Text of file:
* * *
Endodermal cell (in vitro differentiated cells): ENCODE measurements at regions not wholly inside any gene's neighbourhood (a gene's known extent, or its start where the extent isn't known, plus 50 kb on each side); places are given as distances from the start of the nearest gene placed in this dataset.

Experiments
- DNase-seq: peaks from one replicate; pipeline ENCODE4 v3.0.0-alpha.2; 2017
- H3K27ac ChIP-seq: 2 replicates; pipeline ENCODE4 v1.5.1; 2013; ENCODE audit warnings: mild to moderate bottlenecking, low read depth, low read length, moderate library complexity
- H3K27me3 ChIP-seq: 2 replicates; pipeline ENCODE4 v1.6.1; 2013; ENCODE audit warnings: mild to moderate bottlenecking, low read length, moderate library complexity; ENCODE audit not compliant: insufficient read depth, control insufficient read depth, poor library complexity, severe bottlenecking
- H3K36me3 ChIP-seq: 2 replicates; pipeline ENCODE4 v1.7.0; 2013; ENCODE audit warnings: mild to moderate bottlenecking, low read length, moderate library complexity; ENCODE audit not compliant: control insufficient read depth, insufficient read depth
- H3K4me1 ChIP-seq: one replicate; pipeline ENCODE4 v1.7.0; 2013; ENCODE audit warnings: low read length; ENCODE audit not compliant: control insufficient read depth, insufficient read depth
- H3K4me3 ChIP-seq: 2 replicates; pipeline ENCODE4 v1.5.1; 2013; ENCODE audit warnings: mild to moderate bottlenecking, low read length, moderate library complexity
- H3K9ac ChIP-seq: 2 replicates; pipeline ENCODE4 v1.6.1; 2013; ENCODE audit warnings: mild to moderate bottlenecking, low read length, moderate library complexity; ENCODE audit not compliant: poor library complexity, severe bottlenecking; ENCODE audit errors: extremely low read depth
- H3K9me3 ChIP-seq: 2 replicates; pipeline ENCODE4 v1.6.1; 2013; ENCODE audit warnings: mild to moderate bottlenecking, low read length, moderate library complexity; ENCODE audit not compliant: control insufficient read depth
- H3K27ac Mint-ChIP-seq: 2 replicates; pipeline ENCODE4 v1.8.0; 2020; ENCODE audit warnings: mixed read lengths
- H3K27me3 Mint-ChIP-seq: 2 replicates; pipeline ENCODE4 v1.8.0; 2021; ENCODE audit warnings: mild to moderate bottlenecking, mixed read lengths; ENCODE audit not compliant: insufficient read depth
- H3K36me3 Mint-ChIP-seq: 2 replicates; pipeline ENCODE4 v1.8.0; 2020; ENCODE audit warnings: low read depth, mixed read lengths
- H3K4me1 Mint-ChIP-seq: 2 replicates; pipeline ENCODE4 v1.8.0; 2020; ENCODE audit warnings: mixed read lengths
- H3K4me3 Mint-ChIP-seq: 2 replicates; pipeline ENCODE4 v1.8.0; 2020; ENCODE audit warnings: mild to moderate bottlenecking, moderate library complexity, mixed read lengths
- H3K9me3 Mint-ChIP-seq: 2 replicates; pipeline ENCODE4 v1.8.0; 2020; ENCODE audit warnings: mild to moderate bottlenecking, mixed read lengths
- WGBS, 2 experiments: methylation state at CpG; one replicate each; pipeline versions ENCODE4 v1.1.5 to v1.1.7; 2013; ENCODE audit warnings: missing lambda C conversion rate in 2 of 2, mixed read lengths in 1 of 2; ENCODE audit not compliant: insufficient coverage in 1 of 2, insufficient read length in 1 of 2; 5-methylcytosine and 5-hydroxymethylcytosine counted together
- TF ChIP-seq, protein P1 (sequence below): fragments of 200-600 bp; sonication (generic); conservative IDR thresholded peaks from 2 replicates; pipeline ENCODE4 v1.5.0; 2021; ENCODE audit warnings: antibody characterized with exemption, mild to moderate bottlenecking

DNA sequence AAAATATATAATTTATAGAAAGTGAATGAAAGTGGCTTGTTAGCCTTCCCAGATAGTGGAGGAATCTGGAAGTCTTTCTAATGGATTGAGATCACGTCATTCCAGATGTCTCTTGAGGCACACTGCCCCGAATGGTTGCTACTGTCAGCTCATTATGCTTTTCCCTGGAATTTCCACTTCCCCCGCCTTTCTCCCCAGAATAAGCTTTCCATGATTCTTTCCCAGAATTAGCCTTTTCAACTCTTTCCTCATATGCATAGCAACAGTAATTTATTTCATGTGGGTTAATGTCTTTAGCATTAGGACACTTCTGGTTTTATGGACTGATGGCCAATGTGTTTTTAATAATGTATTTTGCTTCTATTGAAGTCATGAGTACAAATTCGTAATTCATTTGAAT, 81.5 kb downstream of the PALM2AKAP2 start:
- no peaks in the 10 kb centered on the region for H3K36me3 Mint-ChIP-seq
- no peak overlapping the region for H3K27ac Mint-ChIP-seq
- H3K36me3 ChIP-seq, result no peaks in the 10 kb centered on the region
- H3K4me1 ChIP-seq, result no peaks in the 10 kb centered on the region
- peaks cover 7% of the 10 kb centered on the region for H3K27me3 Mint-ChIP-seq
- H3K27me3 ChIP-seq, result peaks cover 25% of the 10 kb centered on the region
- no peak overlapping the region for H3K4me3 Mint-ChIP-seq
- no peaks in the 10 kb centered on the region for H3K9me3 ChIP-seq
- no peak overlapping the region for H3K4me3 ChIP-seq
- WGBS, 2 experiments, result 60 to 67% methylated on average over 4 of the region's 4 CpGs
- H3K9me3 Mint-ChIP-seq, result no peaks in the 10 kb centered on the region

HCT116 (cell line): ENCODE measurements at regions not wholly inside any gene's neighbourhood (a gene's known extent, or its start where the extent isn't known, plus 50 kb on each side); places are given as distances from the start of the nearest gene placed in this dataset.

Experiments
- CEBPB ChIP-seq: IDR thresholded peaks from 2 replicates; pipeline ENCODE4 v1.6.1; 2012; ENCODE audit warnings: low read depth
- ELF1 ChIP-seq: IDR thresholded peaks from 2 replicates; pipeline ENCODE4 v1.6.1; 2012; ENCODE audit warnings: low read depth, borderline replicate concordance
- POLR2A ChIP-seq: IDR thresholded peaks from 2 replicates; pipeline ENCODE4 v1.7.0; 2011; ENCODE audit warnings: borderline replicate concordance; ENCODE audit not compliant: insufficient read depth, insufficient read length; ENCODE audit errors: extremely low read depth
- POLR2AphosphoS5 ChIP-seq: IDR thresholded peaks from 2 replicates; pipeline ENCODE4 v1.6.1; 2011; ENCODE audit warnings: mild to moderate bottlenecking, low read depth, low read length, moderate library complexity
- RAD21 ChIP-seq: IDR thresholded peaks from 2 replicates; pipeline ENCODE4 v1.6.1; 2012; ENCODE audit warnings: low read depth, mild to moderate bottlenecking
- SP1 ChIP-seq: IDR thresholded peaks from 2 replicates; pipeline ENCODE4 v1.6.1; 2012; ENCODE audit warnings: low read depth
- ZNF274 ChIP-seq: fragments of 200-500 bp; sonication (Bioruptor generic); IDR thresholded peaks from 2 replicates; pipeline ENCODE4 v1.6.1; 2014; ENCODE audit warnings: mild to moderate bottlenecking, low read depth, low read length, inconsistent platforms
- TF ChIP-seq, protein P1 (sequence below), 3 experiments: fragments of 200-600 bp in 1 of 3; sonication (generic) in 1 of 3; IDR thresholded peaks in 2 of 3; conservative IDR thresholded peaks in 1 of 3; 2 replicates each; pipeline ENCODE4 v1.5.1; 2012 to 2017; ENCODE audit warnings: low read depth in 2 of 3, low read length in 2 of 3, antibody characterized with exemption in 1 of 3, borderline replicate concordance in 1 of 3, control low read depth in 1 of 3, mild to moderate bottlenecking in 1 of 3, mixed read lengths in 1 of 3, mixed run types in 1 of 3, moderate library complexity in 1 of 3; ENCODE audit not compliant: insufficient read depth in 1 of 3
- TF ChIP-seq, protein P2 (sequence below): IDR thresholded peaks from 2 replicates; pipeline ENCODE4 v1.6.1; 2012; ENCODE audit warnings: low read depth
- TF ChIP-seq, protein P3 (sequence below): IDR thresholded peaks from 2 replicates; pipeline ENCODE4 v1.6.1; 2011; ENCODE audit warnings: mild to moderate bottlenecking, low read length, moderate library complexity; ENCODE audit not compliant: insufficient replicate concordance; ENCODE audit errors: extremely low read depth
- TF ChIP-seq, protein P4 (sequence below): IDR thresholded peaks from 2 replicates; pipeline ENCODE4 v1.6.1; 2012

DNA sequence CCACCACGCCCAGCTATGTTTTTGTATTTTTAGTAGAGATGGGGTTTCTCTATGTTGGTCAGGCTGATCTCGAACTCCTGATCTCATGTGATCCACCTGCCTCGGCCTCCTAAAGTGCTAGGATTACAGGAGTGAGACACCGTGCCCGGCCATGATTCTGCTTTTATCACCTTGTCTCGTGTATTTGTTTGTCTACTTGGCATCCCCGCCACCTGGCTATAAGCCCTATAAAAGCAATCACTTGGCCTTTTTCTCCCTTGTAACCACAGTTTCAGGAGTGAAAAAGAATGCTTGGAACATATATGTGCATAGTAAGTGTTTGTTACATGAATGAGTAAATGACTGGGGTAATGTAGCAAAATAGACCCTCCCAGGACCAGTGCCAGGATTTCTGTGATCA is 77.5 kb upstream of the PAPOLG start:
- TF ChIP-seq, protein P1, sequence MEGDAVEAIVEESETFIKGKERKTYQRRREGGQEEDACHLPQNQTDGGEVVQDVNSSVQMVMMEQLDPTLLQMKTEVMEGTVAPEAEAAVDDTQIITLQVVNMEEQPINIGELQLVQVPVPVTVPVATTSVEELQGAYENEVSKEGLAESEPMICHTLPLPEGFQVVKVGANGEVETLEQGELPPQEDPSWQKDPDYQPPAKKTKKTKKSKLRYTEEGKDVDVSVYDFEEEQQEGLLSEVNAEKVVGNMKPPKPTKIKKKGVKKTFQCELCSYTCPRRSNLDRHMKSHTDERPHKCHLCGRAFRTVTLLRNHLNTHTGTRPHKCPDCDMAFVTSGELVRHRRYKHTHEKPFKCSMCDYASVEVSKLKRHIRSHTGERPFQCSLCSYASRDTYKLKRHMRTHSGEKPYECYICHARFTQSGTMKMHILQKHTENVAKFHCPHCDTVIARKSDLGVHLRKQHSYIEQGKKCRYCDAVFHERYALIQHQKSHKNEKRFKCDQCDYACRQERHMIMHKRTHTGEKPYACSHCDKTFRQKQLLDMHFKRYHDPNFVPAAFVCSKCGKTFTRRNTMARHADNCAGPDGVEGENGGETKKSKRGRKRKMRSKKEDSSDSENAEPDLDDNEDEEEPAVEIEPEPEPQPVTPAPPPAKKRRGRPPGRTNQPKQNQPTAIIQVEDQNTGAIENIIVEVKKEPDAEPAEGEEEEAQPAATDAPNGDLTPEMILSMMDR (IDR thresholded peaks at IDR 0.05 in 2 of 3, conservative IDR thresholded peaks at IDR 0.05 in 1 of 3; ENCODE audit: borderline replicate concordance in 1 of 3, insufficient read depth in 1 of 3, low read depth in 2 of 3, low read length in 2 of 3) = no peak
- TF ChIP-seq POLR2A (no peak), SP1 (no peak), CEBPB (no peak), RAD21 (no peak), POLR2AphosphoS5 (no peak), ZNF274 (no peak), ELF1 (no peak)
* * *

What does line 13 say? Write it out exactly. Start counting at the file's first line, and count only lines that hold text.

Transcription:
- H3K36me3 Mint-ChIP-seq: 2 replicates; pipeline ENCODE4 v1.8.0; 2020; ENCODE audit warnings: low read depth, mixed read lengths